The Case for Reparations

This session participants will explore the enduring role of New Deal and postwar public policy in recreating racial inequality in the United States. What role did public policy play in shaping racial inequality in the last hundred years, how enduring have those effects been, and how might the nation address them?


Through the reading, video, and discussion, participants will be able to:

  • Articulate the historical relationship between “white democracy” and “black plunder”;
  • Explain the reasons for and results of separate housing markets in the 20th century;
  • Explain and evaluate the debate over black reparations in the United States.

Discussion Materials:

Discussion Questions:

  • What public policies and private practices created unequal wealth and “white flight” in the 20th century United States?
  • What does the 1957 film reveal about racial attitudes in the postwar United States?
  • What does Coates think reparations is important, and why does he say it has been a non-starter in the United States?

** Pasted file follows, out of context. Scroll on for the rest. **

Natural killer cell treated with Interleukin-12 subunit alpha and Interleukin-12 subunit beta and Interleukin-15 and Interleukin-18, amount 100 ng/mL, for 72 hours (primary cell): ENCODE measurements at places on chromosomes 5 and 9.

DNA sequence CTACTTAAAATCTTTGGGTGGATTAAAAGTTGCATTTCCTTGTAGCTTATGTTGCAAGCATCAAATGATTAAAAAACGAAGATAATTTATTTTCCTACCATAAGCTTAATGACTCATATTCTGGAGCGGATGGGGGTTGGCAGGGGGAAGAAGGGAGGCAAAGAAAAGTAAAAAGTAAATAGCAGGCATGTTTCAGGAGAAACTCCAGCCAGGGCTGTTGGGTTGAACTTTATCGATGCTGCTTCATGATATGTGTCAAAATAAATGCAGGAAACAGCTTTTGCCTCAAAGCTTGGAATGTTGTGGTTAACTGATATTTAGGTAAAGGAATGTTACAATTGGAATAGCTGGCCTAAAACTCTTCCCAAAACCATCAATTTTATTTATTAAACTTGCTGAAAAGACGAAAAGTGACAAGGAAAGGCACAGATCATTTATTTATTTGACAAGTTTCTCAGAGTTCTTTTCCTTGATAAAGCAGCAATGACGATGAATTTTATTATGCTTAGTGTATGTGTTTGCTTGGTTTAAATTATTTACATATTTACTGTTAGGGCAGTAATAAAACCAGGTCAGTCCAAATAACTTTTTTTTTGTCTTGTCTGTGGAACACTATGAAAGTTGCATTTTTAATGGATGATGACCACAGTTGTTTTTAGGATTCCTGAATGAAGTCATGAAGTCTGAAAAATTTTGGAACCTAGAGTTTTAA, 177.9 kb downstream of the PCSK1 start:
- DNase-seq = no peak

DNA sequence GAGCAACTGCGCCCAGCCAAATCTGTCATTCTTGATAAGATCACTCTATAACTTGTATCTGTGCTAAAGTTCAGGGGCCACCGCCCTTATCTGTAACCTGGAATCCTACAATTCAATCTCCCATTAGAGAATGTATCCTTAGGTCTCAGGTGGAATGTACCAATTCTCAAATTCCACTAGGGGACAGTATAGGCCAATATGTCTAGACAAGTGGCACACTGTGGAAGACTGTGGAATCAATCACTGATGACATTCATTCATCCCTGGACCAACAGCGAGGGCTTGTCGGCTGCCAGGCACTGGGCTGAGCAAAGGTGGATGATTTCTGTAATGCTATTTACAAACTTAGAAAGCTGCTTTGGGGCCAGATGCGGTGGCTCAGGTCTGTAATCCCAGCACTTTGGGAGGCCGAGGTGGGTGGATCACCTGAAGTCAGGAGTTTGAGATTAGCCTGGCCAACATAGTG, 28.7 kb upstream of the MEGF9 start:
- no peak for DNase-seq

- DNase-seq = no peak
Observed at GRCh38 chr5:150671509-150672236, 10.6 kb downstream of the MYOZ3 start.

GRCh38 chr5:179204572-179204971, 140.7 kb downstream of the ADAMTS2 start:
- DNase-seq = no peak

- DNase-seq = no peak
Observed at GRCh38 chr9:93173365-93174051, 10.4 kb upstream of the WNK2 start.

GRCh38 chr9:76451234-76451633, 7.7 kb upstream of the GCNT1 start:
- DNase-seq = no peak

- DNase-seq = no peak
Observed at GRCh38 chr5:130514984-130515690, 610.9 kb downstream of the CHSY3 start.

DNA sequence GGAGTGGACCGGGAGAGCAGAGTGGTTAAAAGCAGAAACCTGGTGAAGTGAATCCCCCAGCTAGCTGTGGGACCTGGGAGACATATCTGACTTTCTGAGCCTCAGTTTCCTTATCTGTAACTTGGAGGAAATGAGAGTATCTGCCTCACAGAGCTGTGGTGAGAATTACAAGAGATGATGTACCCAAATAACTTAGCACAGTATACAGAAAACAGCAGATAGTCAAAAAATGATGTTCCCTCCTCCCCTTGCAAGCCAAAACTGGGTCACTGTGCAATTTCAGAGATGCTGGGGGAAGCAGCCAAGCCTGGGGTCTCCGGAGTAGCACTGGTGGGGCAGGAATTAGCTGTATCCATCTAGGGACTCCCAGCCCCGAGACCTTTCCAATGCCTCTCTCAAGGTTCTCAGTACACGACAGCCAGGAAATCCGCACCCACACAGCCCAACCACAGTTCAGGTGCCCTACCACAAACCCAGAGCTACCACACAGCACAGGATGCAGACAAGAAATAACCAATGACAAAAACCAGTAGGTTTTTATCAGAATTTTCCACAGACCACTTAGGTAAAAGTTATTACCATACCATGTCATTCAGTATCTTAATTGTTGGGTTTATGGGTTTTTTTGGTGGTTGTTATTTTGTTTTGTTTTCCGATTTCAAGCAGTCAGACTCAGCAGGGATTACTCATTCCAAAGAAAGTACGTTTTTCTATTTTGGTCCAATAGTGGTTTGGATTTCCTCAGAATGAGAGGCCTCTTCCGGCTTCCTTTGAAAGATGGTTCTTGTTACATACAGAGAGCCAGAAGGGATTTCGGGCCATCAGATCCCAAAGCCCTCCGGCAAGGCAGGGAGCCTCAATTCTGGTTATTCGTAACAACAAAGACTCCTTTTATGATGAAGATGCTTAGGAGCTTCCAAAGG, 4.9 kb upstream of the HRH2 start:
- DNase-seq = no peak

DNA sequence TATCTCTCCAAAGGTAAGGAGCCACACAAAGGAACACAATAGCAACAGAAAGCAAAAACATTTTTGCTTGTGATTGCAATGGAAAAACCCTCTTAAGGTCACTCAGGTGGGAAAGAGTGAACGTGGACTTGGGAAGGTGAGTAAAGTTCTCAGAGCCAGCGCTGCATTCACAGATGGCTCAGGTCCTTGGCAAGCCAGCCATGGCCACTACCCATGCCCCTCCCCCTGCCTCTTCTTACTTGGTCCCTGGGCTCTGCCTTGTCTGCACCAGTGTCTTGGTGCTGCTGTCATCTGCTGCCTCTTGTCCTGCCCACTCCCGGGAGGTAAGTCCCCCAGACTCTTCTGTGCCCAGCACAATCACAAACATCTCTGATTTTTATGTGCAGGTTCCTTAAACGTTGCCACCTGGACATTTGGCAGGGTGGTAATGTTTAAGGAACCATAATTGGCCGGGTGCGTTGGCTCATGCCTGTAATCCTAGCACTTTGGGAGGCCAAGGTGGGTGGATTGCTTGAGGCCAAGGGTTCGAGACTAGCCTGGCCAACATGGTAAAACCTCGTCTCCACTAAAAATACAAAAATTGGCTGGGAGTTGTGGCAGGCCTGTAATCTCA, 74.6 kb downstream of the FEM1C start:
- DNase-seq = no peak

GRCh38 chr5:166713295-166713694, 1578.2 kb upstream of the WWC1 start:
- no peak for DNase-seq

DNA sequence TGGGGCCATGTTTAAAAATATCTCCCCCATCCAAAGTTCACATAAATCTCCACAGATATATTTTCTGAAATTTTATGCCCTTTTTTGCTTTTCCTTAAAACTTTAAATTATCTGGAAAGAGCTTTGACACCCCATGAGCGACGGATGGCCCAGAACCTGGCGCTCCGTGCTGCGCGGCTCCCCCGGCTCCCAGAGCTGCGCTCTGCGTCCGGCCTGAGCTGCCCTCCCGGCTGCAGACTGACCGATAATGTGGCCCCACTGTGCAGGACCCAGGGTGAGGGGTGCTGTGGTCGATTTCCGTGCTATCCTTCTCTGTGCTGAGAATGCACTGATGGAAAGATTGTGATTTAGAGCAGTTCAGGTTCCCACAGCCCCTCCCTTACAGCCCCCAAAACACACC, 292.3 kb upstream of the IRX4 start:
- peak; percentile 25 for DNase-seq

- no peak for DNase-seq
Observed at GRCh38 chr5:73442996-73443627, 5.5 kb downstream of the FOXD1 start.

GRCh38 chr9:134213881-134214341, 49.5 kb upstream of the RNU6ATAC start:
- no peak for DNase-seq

Some Additional Resources:

  • Ira Katznelson, When Affirmative Action Was White: An Untold History of Racial Inequality in the Twentieth Century (New York: W.W. Norton, 2005).
  • Race – The Power of an Illusion: The Genesis of Discriminatory Housing Policies:
  • Kevin Kruse, White Flight: Atlanta and the Making of Modern Conservatism (Princeton: Princeton University Press, 2005).
  • Robert Self, American Babylon: Race and the Struggle for Postwar Oakland (Princeton: Princeton University Press, 2003).
  • Thomas J. Sugrue, Origins of the Urban Crisis: Race and Inequality in Postwar Detroit (Princeton: Princeton University Press, 1996).
  • Lisa Levenstein, A Movement Without Marches: African American Women and the Politics of Poverty in Postwar Philadelphia (Chapel Hill: University of North Carolina Press, 2010).
  • The Fair Housing Justice Center, “Matter of Place”
  • PBSSlavery By Another Name
  • Ta-Nehisi Coates on Segregation, Housing Discrimination, and “The Case for Reparations”


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